Q. Name, image and likeness is something that is obviously surrounding all of collegiate athletics right now. Being a coach as you have for so many years, what can you say about what you know of it and what you think of it as we step forward?
DAVID CUTCLIFFE: I’ve been fortunate to serve on different NCAA committees, including the Football Oversight Committee. Had a lot of previous conversations. I think it’s a great thing that a player has the opportunity to own and build their image.
I told our players name, image and likeness, we used to call it reputation. Let’s not forget that as you build this.
The intention is for a player to be able to build an image and benefit from it. There’s a lot of ways you can do it, through even social media. You don’t need representation. You can give private lessons at an appropriate time.
What you can’t do with name, image and likeness is get so carried away with it that you erode your image. It can be a dangerous thing.
It also should not be a part of the recruiting climate. I winched when I saw a quote from a state legislator, We have to get this law passed, this is hurting us in recruiting. That’s not the intent of this. The intent, again, is ownership that’s earned. That’s a fair assessment of life.
I think my job as a coach is to really try to help parents and players understand, not only once they’re in your program but in the recruiting process, that this is not a good selection of a school based on if that’s what you’re looking for. That’s never been the premium value of college football.
It’s been my whole life college football. So I embrace the opportunity. I think it’s great. But I think a lot of people are going to have to learn how to manage it, not just players, families, coaches, media. There’s a lot of responsibility to our great game to make sure that we’re very good to our players with this in an appropriate manner.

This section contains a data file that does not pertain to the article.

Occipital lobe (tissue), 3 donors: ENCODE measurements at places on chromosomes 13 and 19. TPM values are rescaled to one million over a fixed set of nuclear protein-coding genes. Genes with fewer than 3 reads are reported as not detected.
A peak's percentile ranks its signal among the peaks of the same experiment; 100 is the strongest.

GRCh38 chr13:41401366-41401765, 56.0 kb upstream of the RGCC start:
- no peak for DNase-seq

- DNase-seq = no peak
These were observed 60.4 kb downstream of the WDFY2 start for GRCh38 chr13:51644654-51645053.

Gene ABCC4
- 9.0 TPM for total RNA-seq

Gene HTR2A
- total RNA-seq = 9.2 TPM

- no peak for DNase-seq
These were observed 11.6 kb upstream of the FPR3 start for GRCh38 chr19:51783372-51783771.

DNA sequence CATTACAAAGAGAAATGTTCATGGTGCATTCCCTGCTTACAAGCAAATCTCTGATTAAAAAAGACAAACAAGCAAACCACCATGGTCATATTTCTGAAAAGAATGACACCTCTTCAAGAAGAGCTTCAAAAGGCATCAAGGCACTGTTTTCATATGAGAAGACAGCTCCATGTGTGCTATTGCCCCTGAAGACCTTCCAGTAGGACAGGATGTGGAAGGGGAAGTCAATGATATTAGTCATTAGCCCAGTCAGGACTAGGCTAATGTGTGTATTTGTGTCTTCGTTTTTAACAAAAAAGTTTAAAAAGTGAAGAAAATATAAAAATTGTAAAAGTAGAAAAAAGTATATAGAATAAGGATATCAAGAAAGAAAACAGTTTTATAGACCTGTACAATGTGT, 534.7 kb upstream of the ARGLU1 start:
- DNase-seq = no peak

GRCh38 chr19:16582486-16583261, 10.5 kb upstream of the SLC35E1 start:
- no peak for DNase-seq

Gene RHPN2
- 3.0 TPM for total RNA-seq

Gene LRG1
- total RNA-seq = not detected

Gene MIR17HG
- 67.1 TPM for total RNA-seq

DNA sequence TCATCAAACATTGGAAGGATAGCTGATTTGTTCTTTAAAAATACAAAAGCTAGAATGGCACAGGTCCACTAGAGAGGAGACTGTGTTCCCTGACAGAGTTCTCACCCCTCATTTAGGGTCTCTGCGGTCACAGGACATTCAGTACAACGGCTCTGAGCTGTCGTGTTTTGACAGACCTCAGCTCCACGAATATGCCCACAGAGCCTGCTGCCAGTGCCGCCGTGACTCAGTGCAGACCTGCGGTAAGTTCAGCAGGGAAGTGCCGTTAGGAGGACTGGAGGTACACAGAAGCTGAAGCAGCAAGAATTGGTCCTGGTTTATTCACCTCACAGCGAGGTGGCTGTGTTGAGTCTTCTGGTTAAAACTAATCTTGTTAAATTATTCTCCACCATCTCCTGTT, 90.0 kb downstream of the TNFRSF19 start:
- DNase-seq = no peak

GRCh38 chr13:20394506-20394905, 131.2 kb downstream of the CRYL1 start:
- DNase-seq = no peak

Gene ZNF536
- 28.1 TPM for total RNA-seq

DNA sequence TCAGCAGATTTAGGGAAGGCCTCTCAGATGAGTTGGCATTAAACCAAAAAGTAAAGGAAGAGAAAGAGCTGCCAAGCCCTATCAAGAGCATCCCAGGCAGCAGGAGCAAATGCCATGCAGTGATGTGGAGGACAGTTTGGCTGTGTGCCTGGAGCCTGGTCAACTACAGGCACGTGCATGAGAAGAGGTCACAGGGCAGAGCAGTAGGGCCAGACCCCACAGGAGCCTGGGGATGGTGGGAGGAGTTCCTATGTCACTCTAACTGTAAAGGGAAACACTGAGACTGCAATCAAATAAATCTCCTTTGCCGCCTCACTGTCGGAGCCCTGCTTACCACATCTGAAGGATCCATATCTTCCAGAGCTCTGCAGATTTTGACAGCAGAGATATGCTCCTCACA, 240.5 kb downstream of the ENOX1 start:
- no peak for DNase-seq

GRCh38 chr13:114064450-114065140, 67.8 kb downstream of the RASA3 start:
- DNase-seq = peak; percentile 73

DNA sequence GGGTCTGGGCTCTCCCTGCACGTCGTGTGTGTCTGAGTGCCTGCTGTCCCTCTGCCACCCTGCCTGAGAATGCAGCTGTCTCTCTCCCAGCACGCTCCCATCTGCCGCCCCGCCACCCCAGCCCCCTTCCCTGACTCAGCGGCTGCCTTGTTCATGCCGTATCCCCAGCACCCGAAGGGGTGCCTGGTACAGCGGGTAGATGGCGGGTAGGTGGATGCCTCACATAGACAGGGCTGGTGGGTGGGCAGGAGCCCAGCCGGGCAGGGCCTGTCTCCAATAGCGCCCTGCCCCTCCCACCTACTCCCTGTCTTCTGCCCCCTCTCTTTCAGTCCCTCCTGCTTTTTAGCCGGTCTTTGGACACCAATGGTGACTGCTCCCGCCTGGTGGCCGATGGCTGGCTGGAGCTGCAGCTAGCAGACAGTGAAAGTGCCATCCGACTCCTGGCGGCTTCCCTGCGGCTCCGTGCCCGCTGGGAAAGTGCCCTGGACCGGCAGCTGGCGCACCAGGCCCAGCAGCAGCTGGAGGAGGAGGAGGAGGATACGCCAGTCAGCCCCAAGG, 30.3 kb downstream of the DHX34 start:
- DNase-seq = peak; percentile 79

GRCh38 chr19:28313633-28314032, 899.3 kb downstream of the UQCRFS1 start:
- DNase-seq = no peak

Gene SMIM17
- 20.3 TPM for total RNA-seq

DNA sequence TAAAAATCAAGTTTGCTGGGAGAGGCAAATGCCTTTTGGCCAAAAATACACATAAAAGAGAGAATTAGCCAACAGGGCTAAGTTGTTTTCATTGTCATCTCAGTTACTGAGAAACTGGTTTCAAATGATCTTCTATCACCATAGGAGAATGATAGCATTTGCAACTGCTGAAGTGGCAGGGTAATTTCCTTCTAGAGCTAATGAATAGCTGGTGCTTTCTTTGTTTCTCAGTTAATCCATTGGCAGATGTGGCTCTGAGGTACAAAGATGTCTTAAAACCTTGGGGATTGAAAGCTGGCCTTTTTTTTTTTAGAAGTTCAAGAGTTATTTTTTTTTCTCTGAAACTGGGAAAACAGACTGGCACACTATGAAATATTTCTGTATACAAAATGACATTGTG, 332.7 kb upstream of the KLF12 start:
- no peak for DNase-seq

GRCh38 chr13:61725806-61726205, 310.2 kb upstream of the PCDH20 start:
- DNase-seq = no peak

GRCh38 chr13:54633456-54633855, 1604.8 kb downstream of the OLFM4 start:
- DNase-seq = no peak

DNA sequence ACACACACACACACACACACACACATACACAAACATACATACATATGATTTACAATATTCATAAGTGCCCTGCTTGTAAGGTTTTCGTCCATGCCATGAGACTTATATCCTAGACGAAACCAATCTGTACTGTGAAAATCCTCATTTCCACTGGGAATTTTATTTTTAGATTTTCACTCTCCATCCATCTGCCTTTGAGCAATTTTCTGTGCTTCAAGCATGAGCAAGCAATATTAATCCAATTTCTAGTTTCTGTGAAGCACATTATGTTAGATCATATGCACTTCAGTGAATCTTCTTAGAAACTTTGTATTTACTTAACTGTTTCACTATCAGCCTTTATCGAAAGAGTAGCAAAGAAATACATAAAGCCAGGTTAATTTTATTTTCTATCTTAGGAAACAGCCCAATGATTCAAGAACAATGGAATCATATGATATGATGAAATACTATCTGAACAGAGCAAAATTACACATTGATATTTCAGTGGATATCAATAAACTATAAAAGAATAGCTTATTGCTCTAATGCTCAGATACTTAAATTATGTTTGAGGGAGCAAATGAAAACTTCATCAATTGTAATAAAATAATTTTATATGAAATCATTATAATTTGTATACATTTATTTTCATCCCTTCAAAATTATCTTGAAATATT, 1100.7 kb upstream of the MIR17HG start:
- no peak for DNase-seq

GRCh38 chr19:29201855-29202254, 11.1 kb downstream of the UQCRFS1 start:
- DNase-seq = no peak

Q. Can you walk us through the recruitment of Gunnar Holmberg and his progress to this point.
DAVID CUTCLIFFE: Well, Gunnar started recruiting me (laughter). No, I’m just kidding, Gunnar.
Gunnar game into quarterback camp and was just so impressive as an athlete, as an enthusiastic young quarterback. Right off of bat, I don’t remember if you remember this, Gunnar, but your 40 was 4.5. It popped my eyes wide open. His character.
Then as we recruited Gunnar, the story surrounding Gunnar ended up in our area, getting to know his mom, what a great mom she had been after Gunnar’s father had lost his life, just how close the three — his sister, his mom, and he — were throughout all of this.
Watching him develop not only as a player but as a person has been extremely important for me. To see his mother celebrate his success. He’s a graduate student. Can you believe that? I never got to be a graduate student. My grades got in the way. I’d have been a Rhodes scholar if it hadn’t been for my grades, Gunnar.
But he’s a graduate student. Just really proud of him.
Q. There’s a lot of turnover on the roster this year. You are bringing just under half your starters. What positional group are you looking forward to most see progress this season?
DAVID CUTCLIFFE: It depends upon how you look at our team as far as the number of starters returning.
I think the biggest challenge that we would face is the loss in the defensive line. But we got a lot of young talent. We’ve got more depth than we’ve had at that position. Competition always strengthens a team.